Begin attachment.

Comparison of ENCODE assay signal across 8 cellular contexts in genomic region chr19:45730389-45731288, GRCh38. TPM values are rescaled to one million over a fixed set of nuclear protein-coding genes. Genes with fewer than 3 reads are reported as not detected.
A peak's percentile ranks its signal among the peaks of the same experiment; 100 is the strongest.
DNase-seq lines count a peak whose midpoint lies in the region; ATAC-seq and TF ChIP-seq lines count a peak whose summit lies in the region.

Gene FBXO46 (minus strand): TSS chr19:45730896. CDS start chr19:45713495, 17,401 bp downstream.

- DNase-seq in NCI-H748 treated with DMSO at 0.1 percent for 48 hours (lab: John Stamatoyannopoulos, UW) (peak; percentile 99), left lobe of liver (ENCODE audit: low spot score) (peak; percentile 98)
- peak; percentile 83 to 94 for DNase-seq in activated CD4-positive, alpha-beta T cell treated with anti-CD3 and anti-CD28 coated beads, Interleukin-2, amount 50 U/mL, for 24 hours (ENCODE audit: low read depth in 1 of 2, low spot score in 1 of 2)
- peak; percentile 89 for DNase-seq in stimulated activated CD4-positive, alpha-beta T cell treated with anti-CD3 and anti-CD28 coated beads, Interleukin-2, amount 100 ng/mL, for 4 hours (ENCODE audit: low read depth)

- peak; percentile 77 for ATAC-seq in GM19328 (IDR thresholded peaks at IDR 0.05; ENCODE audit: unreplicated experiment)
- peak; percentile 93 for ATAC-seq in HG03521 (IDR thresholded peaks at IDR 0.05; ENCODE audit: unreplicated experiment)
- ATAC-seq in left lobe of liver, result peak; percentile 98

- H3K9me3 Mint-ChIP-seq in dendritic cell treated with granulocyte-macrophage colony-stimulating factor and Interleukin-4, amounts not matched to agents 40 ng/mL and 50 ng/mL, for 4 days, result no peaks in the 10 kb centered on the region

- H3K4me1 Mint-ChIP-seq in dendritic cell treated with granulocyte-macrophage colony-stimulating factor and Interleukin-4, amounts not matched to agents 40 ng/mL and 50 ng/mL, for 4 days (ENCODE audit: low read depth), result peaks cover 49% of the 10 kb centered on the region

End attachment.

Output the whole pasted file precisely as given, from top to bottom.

Comparison of ENCODE assay signal across 8 cellular contexts in genomic region chr19:45730389-45731288, GRCh38. TPM values are rescaled to one million over a fixed set of nuclear protein-coding genes. Genes with fewer than 3 reads are reported as not detected.
A peak's percentile ranks its signal among the peaks of the same experiment; 100 is the strongest.
DNase-seq lines count a peak whose midpoint lies in the region; ATAC-seq and TF ChIP-seq lines count a peak whose summit lies in the region.

Gene FBXO46 (minus strand): TSS chr19:45730896. CDS start chr19:45713495, 17,401 bp downstream.

- DNase-seq in NCI-H748 treated with DMSO at 0.1 percent for 48 hours (lab: John Stamatoyannopoulos, UW) (peak; percentile 99), left lobe of liver (ENCODE audit: low spot score) (peak; percentile 98)
- peak; percentile 83 to 94 for DNase-seq in activated CD4-positive, alpha-beta T cell treated with anti-CD3 and anti-CD28 coated beads, Interleukin-2, amount 50 U/mL, for 24 hours (ENCODE audit: low read depth in 1 of 2, low spot score in 1 of 2)
- peak; percentile 89 for DNase-seq in stimulated activated CD4-positive, alpha-beta T cell treated with anti-CD3 and anti-CD28 coated beads, Interleukin-2, amount 100 ng/mL, for 4 hours (ENCODE audit: low read depth)

- peak; percentile 77 for ATAC-seq in GM19328 (IDR thresholded peaks at IDR 0.05; ENCODE audit: unreplicated experiment)
- peak; percentile 93 for ATAC-seq in HG03521 (IDR thresholded peaks at IDR 0.05; ENCODE audit: unreplicated experiment)
- ATAC-seq in left lobe of liver, result peak; percentile 98

- H3K9me3 Mint-ChIP-seq in dendritic cell treated with granulocyte-macrophage colony-stimulating factor and Interleukin-4, amounts not matched to agents 40 ng/mL and 50 ng/mL, for 4 days, result no peaks in the 10 kb centered on the region

- H3K4me1 Mint-ChIP-seq in dendritic cell treated with granulocyte-macrophage colony-stimulating factor and Interleukin-4, amounts not matched to agents 40 ng/mL and 50 ng/mL, for 4 days (ENCODE audit: low read depth), result peaks cover 49% of the 10 kb centered on the region